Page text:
Sarah Yates turning around smiling at the camera

I moved from Minnesota to California almost 7 years ago, and I have flown back and forth quite a bit since then. I also occasionally travel for work or fun a bit, so needless to say—I fly quite a bit.

But guess what? My anxiety creeps up big time on flights. If you know me, you know that I have struggled with anxiety for some time now and although it’s generally better, it hits pretty hard on flights. But last summer, I was determined to find ways to combat my anxiety on airplanes. Here’s what worked:

  1. Know that the plane isn’t going down. This one is so obvious, but as an anxious person, it was often hard to believe. It actually took finding a pilot on TikTok who talked about this for me to believe it to be true. I now think about turbulence as just bumps in the road. Do I feel anxious when I hit a pothole while driving? No. So neither should I feel anxious when a plane is having a bit of turbulence (which is quite funny because as I am writing this, I am on a plane, experiencing turbulence).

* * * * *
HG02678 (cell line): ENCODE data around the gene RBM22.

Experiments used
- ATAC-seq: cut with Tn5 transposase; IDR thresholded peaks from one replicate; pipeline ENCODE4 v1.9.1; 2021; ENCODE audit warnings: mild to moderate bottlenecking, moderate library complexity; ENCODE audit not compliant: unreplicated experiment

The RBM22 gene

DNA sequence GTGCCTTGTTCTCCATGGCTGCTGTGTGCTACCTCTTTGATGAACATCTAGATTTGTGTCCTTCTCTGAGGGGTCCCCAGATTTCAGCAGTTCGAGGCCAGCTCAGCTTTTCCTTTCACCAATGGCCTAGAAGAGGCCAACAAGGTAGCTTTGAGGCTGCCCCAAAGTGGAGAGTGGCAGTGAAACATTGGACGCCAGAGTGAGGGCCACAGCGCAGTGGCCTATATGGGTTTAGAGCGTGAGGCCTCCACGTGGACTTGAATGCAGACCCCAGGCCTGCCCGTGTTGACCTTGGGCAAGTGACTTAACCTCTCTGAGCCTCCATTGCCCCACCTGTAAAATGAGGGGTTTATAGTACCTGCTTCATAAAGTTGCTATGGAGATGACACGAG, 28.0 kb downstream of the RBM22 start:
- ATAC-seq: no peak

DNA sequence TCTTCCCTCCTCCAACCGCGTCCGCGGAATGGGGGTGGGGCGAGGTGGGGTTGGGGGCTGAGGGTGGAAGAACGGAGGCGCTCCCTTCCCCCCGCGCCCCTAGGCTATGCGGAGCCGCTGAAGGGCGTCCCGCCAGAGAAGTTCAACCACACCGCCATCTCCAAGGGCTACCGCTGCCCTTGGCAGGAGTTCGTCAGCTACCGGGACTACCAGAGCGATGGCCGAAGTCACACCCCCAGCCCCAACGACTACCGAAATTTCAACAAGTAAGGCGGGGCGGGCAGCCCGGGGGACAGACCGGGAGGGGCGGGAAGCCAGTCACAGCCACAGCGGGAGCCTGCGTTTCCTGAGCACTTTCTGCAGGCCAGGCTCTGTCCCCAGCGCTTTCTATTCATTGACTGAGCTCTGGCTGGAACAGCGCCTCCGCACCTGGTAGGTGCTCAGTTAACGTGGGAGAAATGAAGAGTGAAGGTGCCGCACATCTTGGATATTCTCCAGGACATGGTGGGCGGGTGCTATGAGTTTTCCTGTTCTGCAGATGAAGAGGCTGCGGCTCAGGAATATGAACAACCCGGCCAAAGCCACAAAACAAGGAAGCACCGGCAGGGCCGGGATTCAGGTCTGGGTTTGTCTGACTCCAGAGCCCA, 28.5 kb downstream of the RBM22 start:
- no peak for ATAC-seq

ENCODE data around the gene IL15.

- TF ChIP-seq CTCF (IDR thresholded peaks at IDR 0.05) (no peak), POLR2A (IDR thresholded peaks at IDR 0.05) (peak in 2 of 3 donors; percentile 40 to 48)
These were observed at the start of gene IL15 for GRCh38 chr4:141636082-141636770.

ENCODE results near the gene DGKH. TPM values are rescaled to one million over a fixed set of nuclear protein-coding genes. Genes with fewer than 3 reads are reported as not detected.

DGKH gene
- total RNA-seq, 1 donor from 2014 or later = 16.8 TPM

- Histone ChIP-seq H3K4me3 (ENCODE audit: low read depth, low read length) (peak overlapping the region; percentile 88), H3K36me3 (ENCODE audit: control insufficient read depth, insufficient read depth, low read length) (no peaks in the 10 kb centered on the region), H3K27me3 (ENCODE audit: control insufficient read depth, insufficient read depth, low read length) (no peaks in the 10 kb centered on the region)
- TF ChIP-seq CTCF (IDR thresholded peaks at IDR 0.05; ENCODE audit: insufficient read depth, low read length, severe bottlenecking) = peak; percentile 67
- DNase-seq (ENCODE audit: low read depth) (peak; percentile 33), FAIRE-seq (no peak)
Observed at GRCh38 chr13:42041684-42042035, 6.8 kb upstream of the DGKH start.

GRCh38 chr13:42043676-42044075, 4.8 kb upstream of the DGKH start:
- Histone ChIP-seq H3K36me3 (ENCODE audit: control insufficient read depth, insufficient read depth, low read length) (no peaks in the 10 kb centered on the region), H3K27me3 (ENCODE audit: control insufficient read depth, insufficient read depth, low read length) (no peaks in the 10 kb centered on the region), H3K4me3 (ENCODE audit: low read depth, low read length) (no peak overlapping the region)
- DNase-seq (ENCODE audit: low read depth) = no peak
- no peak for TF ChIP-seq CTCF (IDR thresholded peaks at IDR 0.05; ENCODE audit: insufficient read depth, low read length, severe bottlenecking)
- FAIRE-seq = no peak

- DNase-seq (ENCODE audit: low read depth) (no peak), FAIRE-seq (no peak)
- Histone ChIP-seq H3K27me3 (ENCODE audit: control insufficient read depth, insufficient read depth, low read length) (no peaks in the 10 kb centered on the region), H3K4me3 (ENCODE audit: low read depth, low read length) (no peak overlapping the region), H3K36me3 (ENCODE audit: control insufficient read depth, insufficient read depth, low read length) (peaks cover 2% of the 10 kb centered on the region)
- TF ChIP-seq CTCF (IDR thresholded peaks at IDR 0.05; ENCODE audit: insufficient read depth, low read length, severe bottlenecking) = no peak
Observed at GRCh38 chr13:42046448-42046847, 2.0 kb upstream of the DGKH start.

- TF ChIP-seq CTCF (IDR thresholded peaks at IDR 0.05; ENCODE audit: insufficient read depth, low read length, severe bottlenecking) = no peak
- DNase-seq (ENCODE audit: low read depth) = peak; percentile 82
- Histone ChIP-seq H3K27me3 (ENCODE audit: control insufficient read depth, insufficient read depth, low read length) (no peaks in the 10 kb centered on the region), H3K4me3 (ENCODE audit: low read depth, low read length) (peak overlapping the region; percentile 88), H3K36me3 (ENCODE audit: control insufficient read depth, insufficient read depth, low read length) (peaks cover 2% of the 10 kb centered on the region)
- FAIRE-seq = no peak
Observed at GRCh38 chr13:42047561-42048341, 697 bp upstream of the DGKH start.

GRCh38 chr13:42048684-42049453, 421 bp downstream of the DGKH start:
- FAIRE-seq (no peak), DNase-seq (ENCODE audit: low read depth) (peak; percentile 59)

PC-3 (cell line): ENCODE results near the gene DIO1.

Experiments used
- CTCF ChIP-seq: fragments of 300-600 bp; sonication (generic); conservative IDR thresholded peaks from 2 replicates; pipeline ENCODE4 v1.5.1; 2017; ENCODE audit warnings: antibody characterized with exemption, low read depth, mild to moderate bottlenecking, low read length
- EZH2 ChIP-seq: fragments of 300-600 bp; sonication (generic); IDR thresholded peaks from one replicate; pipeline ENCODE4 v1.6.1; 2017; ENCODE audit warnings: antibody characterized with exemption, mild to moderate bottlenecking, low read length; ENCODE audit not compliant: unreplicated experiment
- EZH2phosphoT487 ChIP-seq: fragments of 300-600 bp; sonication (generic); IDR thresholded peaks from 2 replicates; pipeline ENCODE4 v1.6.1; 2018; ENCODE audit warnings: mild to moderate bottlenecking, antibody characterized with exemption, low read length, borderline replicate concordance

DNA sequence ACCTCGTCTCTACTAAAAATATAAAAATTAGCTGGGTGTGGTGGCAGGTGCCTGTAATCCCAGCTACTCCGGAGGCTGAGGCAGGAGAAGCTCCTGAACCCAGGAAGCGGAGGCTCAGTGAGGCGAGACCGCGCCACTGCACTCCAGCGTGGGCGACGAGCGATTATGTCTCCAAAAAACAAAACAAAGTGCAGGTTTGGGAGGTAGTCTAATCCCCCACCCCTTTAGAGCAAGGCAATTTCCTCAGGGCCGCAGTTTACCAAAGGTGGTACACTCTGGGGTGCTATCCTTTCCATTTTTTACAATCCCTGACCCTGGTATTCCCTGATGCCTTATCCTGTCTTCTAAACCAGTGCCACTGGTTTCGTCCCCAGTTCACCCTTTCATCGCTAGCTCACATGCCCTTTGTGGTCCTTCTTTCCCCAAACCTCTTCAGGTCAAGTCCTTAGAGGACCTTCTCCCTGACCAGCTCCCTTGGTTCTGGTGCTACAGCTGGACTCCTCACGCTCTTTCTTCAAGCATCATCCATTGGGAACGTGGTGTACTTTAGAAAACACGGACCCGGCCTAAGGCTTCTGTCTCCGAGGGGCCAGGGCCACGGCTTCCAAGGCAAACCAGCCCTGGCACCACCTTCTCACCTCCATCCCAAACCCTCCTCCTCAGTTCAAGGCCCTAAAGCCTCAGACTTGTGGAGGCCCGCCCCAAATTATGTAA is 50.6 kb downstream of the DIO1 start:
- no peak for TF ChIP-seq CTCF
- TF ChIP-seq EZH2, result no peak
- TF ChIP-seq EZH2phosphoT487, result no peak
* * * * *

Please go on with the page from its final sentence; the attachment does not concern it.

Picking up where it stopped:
2. You can get up and walk around. Sometimes my anxiety makes me feel trapped—like I can’t get out. Things like movie theaters and church pews really stress me out. And while you can’t get out of the airplane, you sure can walk up and down when the seat belt sign is turned off. Get up, stretch, walk to the back of the plane and back. You’ve got this.
  3. Sleep is your BFF. If you’re like me and can sleep on planes, then you’re the lucky kind. I know we are rare, but if you can sleep on your flight, I highly recommend it. I sleep a little bit less the night before (typically because I am packing) and try to book the early flight to ensure I can sleep well on the plane. I plug my headphones into my phone, turn on one of my downloaded Spotify playlists and try to fall asleep before take off. Typically I will wake up around when they are doing their first round of service, about 45 minutes into the flight.
  4. Listen to your normal music. I love creating Spotify playlists, so I recommend making quite a few, downloading them, and then listening to them in your everyday life before you fly. This way, your mind will associate the music with normal experiences and happy thoughts. Here’s what not to do—create an anxiety playlist and listen to that (unless that’s a tried and true way for you to calm down). For example, I have a playlist I listen to when I am feeling overwhelmed and extremely anxious. There is no way I am going to listen to that when I am feeling anxious on a plane. 

No matter how anxious you may be before your flight, it doesn’t have to consume you. Try out my tips, I promise it’s worth a shot. Have you tried any other tips? Drop ‘em below!


How I Battle Flight Anxiety

Leave a Reply

Your email address will not be published. Required fields are marked *